When Microsoft released Windows 10 on July 29, 2015, there were 5 supported versions of Windows on the market (Windows 10, 8.1, 8, 7 and Vista); that’s a lot for any organization to manage. Believe it or not, the operative word in the previous sentence is actually “supported,” because, as I’m sure we all know, you don’t need a particular product to be supported in order to use it. For example, I know many organizations are still using Windows XP, though it is no longer officially supported by Microsoft. The difference is that they are relying on their internal support teams to solve issues that arise. Conversely, the general user wouldn’t have a support go-to, and therefore, may upgrade to the next version for compliance reasons alone. While the versions will scale depending on the number of people in your organization, the usage and expectations on each of the platforms will be difficult, if not impossible, to manage. At the core for any organization, these are critical governance issues that must be identified and addressed before the organization can move forward together.
The governance equation as it relates to operating systems is important. This is larger than just who is using what; it extends deep into the organization and unfortunately includes such topics as validity and authenticity of software. These are the areas of governance that can be difficult to plan for and try to correct effectively. Regardless of the reasons why invalid versions of Windows are being used in your company, as part of a governance plan, you should replace them with authentic versions so they become compliant with your internal policies; getting the required security updates and aren’t unnecessarily vulnerable on your corporate network.
There are two categories of discussion within the context of an operating system governance plan; the strategy of the deployment before being released to your users, and the security, maintenance and long-term alignment to corporate expectations. Though governance is widely known in collaboration and enterprise system implementations, fewer people consider governance of their operating systems. The reality is that the operating system is equally important to govern. Companies must understand which versions of Windows their employees and contractors are using, the access levels of each user, group policy assignments and, of course, ensure that the usage overall aligns to the corporate strategy.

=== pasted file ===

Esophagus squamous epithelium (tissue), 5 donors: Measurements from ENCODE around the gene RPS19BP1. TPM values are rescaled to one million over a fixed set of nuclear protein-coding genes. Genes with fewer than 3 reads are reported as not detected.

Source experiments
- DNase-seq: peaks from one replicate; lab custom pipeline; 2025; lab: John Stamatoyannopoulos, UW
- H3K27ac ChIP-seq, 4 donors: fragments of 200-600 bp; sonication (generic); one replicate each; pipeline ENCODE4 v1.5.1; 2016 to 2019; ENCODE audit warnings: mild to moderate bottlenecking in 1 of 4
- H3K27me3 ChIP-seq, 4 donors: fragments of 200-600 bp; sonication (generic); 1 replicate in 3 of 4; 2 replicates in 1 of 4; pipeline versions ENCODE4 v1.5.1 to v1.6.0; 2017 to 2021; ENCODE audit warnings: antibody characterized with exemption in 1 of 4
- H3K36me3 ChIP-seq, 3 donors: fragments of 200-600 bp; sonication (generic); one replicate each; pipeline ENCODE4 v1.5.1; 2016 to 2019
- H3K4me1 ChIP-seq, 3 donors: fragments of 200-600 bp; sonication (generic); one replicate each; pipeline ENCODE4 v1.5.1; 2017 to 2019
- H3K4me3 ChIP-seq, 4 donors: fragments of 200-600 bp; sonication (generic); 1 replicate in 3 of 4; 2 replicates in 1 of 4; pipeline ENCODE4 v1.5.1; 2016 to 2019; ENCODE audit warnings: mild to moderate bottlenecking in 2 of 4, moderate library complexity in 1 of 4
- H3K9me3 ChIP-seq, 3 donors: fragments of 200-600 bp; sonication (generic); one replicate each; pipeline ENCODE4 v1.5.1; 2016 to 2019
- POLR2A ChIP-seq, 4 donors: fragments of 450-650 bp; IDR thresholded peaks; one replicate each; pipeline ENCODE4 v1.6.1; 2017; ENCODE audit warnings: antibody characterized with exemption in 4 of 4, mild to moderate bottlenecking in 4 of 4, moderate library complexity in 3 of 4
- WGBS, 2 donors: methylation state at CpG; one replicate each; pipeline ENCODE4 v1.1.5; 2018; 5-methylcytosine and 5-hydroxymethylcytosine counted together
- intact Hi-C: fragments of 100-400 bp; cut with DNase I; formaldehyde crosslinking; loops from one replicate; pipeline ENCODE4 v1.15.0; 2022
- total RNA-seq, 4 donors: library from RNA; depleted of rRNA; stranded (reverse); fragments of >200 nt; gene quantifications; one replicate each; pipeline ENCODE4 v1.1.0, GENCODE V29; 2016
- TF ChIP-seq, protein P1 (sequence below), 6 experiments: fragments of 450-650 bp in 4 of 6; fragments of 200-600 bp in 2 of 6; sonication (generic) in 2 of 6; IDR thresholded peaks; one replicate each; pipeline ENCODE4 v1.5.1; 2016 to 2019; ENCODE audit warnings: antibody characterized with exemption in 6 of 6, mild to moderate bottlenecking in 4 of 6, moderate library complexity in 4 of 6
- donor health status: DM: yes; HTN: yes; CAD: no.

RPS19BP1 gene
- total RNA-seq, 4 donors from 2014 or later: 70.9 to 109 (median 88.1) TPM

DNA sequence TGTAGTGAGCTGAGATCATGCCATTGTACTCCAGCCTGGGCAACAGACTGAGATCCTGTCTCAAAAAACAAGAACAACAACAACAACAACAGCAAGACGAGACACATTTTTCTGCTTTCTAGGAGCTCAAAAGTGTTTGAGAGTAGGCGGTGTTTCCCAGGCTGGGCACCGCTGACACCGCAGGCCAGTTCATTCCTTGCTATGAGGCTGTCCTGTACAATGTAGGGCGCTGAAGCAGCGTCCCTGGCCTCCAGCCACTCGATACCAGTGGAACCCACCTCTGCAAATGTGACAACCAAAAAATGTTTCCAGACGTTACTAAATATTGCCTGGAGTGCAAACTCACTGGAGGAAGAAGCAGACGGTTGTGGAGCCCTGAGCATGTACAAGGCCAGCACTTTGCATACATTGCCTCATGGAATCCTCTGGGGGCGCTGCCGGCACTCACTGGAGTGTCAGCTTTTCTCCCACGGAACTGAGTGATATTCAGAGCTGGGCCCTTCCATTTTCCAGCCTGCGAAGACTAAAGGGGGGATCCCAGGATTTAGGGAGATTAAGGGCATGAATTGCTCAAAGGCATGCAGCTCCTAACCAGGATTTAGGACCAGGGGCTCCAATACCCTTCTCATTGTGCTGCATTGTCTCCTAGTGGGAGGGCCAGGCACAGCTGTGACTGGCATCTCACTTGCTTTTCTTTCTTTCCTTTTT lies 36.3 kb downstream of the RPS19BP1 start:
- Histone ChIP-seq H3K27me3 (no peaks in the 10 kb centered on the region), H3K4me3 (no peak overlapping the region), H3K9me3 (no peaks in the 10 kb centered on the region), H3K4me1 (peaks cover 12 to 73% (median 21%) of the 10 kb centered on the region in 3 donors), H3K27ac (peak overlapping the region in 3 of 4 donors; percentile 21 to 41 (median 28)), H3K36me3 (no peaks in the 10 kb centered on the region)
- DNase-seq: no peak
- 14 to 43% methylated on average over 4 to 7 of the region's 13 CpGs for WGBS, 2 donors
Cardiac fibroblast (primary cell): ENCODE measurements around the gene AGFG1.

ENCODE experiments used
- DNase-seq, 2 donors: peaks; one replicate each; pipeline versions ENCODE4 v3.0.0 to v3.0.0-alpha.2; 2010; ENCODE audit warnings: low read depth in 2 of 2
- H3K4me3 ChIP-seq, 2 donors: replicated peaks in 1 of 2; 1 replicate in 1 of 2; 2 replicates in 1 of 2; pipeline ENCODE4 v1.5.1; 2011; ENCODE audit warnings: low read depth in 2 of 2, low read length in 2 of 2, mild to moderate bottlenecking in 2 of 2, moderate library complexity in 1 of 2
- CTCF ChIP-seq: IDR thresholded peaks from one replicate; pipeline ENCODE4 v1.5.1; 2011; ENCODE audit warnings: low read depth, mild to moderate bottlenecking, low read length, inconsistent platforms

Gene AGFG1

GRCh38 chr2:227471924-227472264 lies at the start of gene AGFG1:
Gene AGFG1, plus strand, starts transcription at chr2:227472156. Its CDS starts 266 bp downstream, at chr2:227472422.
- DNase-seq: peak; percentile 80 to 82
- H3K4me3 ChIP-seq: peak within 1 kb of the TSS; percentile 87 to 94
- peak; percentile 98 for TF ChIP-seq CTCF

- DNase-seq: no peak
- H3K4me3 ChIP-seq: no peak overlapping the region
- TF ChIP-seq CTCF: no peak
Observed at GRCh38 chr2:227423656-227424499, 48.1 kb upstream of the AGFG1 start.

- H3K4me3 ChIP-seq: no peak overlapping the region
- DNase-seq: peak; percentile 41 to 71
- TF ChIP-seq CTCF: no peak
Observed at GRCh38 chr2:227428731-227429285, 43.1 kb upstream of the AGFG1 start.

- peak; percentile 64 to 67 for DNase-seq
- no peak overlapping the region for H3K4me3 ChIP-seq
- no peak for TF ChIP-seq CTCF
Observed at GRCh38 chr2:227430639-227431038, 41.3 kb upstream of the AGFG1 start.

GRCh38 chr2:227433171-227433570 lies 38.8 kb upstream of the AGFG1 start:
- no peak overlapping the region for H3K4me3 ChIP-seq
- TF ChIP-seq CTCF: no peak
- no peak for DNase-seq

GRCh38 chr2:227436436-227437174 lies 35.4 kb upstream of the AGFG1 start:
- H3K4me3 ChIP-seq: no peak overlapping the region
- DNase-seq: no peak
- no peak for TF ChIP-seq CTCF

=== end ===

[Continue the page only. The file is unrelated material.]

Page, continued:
Your corporate IT strategy has hopefully been created to account for perspectives across your organization, such as specific technologies that enable collaboration, and ensuring that the needs of the business are supported long-term. Your strategy will also include critical criteria that will impact and drive other decisions; such as how long a desktop version of Windows will be supported. For example, when Microsoft ended support for Windows XP on April 8, 2014, companies had to adapt by upgrading to another version of Windows and consequently do the same for some of their custom and third-party applications. Be sure to review the published end-of-life support dates indicated in figure 1.
Figure 1: Microsoft extended support cut-off dates for versions of Windows.
For deployment, since your starting point may be variable, meaning dependent on the operating system versions currently on your machines, begin with an assessment to understand the versions you are working with. In many cases, this can be done from a quick script, such as:
Get-ADComputer -Filter * -Property * | Format-Table Name,OperatingSystem,OperatingSystemServicePack,OperatingSystemVersion -Wrap –Auto
Now that you have your starting point, you need to identify a unified version to move the organization towards. A unified platform promotes idea sharing, cooperative training and empowerment for users. The popular choice today will obviously be Windows 10; however, this move can have significant implications from both business and financial perspectives if your users are on a system prior to Windows 7, or if they are not using authentic copies of Windows. Your IT department should consider the planning, building, validation and deployment of your desktop environment. Figure 2 provides an overview of the steps that should be taken within each category. When working on the plan itself, be sure to include a cross-functional team representing the needs of the various business units within your organization. Regardless of how governance will be seen or delivered within the rollout, their input and commitment is invaluable to the project overall.
Figure 2: Steps for creating your OS governance plan.
With your upgrade or deployment planned out, be sure to communicate your plans to the organization. Remember that the first step to governance is always telling your users what is expected of them. As you socialize the message, encourage your users to use the system and provide feedback on what works well and what support needs they may have. This feedback is not only a critical step to empowering your users, but also acts to ensure that users don’t feel remorse when moving to a new operating system, so be sure to review the comments and considerations that come in.